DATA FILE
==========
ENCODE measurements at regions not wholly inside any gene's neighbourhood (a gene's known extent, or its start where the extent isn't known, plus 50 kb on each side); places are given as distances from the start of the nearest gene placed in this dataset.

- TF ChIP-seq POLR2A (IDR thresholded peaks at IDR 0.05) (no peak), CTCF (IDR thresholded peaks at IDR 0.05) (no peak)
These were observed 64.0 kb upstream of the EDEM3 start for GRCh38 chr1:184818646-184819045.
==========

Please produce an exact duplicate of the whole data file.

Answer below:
ENCODE measurements at regions not wholly inside any gene's neighbourhood (a gene's known extent, or its start where the extent isn't known, plus 50 kb on each side); places are given as distances from the start of the nearest gene placed in this dataset.

- TF ChIP-seq POLR2A (IDR thresholded peaks at IDR 0.05) (no peak), CTCF (IDR thresholded peaks at IDR 0.05) (no peak)
These were observed 64.0 kb upstream of the EDEM3 start for GRCh38 chr1:184818646-184819045.